Category Archives: art

Bloom!

My inspiration for writing my this blog turned sixteen this month!

As I look back, I realize the progress we have made is miraculous. My tears are no longer out of frustration but from joy.

I’m not sure exactly when I was able to breathe without fearing a phone call from the school. Yet today, my youngest is increasingly independent and learning to solve problems on his own.

He began this school year taunted by bullies and almost removed from his favorite class because of them. Yet, he finished the year on the honor roll earning the opportunity to play in the marching band next year with his brother.

Somewhere among the midst of IEPs, after school tutoring and endless hours of homework, Lan and I both began to bloom.

We are no longer closed off from others but rather optimistic instead of dreading what lies around the next corner.

Lan’s symptoms haven’t disappeared. However, we now manage them instead of stifle them.

Here are sixteen things God has taught me via autism.

How to improvise

How to find hope in all circumstances.

I am not in control. God’s got this!

How to open my mind up for the improbable

How to open my faith up for the impossible

Love and encouragement produce more than strict regimens

It’s okay not to be okay

I don’t have to be perfect

Perfection doesn’t exist on this earth

What once worked won’t always work.

With God, I am stronger than I ever imagined

My child is tough, resilient, and aware of everything!

How to bend without breaking

Sometimes you just have to make your own way.

Angels are among us in the guise of teachers, counselors and others

God’s not done with us yet!

You see, the photos of the flowers featured here “should” have bloomed nearly two months ago. My lilies have always bloomed around Easter no matter what. Yet, here they stand blooming far later than usual, lovelier and stronger than ever before.

God autism and me devotional bloom 2015We can do the same.

Sometimes we give up our joy when we don’t meet expectations created by others. It is easy to close up and fail to discover the gifts God places within us. We can’t acknowledge our talents let alone nurture them if we always focus on the “negatives.”

I challenge you to “open up” to possibilities you may have never considered before. Explore alternatives you may have once dismissed. Dare to reach out to new people and see if God doesn’t reveal fresh solutions to old problems!

With every passing year, my lilies grow taller and stronger. The dormant bulbs weather the frozen ground. Their strong stalks withstand spring storms. Their colorful blooms don’t wilt under the sun.

And that is exactly what God wants for us.

Like lilies, we go through seasons of dormancy where it looks like nothing is happening. But under the warmth of the sun, there is always the potential to produce something beautiful. Unlike the lily, we make the choice either to bloom or withdraw from the Son.

I choose to trust God.

Lan chooses not to be defined by a diagnosis.

What about you?

Choose to Bloom.

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Mother Mary…

 Mother Mary 2  mother day 2015 autism

Can you imagine being an unmarried virgin receiving the news “you are going to conceive the Messiah?!”

I suspect at some point Mary struggled with her responsibility.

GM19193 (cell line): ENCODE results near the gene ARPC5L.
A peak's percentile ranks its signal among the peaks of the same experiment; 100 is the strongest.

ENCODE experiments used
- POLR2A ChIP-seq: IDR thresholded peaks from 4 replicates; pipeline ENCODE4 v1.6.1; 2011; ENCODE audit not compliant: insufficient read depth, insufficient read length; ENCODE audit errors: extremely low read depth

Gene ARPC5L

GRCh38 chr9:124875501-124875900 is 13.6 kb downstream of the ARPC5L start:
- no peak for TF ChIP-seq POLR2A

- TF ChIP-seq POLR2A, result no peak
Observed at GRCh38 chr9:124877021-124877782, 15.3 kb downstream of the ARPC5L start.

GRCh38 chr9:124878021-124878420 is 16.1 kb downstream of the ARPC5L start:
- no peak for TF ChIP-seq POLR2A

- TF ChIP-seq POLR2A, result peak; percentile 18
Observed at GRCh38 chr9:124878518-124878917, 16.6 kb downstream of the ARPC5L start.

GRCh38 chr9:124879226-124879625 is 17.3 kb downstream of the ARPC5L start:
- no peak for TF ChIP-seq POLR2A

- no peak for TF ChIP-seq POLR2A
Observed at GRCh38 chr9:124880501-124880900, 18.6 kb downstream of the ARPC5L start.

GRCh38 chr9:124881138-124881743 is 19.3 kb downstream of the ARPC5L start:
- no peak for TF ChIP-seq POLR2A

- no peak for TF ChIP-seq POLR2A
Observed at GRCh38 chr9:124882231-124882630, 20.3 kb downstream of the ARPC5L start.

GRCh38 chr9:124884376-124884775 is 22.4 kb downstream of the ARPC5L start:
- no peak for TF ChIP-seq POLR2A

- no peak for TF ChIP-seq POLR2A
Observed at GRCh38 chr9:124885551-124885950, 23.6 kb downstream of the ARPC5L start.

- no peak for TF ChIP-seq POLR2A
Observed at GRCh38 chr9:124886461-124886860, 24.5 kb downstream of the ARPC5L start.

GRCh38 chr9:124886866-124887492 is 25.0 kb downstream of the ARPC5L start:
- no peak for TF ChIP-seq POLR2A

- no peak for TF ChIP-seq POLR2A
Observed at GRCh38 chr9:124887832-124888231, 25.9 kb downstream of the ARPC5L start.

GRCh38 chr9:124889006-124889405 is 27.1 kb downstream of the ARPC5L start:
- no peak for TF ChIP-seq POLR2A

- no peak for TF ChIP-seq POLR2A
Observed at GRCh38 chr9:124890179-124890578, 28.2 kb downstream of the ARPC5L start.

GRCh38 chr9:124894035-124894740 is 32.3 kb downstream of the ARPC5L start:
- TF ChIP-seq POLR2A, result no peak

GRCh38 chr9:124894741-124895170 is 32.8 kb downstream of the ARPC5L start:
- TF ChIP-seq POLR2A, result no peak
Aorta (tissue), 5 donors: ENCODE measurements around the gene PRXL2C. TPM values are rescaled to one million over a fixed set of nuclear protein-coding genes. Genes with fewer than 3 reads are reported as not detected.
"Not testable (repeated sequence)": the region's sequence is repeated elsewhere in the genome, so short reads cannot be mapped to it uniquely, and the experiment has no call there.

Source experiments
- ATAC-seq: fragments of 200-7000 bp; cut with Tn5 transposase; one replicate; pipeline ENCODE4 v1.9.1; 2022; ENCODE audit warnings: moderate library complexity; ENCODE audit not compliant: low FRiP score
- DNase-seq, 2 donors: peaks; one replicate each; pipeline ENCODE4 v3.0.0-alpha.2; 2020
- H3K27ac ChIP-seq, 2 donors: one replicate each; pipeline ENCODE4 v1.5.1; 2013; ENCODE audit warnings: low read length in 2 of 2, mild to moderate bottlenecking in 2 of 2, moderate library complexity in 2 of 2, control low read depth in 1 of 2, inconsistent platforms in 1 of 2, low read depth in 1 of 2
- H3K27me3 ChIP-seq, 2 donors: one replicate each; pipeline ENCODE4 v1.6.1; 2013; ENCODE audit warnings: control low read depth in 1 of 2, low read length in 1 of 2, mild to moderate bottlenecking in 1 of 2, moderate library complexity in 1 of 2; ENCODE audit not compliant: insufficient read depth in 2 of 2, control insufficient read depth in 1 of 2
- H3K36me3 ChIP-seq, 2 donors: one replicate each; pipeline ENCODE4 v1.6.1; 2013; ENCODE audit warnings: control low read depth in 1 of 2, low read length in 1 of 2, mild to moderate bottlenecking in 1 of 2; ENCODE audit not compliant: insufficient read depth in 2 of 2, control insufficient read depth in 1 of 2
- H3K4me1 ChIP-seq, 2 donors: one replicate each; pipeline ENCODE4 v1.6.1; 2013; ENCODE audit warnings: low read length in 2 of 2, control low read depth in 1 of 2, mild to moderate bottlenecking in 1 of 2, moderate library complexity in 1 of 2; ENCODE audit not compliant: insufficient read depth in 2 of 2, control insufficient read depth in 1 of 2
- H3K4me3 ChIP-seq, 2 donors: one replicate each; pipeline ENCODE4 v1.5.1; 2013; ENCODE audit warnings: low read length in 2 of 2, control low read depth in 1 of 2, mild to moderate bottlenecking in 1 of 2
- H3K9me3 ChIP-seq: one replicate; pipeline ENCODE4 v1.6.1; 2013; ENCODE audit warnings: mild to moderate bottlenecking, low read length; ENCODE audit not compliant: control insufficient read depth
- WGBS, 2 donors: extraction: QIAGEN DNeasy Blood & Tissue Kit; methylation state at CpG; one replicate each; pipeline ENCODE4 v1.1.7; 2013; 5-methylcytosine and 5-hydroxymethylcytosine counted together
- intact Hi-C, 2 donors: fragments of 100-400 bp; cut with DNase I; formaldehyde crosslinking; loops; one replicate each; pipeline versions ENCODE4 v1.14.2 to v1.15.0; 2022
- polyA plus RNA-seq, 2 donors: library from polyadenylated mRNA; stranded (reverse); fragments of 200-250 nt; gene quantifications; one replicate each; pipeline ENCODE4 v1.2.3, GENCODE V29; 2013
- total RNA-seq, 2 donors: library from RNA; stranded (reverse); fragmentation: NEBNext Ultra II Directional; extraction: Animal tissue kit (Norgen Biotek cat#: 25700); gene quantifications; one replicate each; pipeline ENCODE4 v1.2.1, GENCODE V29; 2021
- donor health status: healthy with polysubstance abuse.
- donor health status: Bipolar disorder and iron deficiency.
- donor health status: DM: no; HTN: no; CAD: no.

I’ll readily admit I’ve at times struggled with mine.

Yet, Mary was faithful and nurtured the potential within her child. John 2:9 describes one of the first miracles Jesus performed. He turned water into wine. In verse four Jesus says “my hour has not yet come.” However, Mary had other ideas. She told the servants, “Whatever he says to you, do it.” Upon His mother’s insistence, Jesus had the servants fill pots with water which He later turned into wine.

It is our responsibility to speak to the potential in our kids as well. This may mean IEPs, tutors, therapy, doctor’s visits and whatever it takes to pull out the potential we know is there. Many doubted Mary and will doubt us as well. However, that’s hardly reason to give in based on our own weaknesses and give up on what God can do in spite of them.

Mary’s had God’s grace for her assignment. God gives us grace as well.

Mary was forced to witness her child tortured and vilified for the sake of the world. She could not help her child; the crucifixion was something Jesus had to do alone.

The struggles our children face upset us as well. Yet, we are available for our children and God is available to us!

Grief over what could have been can often keep us from believing in what can be. Circumstances can appear hopeless. There are often reports and diagnoses that confuse and condemn. Yet, we have been chosen to stick it out and stick with Him.

A mother’s love will do that…follow through until the end. Mary witnessed her son’s crucifixion but was rewarded with joy in His Resurrection.

Sometimes we may feel like our path is overwhelming, unbeatable or even insurmountable. Many of us stay stuck on the “first day” or the death of our dream when faced with a diagnosis and the realities of parenting that lie before us. Yet thank God, there is nothing too hard for the Lord!

If Mary teaches us anything, it is to hold fast until the end. What looks like the end isn’t necessarily so. Hang in there with your child, cling to what God has promised you!

Every child has some special need. Some needs are just more obvious than others. Some are revealed early in life. Others won’t manifest until years later. God equips us to do what we have been called to do. Mary was chosen to be the mother of Jesus. We were chosen to parent the children God has blessed us with as well.